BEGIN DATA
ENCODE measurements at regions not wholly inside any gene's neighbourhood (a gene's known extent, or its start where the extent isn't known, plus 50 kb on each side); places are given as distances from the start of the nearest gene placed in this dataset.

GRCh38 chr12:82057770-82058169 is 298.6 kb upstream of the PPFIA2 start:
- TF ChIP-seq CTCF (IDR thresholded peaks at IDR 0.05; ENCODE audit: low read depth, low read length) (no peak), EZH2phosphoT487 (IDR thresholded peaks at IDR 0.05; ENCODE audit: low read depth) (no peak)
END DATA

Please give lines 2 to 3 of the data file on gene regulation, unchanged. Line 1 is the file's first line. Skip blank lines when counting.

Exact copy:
GRCh38 chr12:82057770-82058169 is 298.6 kb upstream of the PPFIA2 start:
- TF ChIP-seq CTCF (IDR thresholded peaks at IDR 0.05; ENCODE audit: low read depth, low read length) (no peak), EZH2phosphoT487 (IDR thresholded peaks at IDR 0.05; ENCODE audit: low read depth) (no peak)